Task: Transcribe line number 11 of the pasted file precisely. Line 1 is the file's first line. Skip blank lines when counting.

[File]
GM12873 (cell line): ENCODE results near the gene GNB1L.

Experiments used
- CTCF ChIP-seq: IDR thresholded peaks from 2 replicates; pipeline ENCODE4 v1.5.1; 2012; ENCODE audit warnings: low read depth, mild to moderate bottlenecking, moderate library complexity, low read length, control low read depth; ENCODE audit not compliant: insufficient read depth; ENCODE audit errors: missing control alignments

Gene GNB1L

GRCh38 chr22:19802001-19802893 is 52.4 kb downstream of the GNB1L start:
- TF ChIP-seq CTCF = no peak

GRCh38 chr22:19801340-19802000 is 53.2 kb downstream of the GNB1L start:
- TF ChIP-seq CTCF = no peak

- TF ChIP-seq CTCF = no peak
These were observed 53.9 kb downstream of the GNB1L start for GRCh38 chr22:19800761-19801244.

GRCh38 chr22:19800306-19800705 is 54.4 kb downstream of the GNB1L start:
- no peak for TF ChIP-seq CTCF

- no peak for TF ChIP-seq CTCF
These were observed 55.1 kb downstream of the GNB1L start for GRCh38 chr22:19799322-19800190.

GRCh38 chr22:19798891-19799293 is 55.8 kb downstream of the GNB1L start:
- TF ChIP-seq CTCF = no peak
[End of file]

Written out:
GRCh38 chr22:19800306-19800705 is 54.4 kb downstream of the GNB1L start: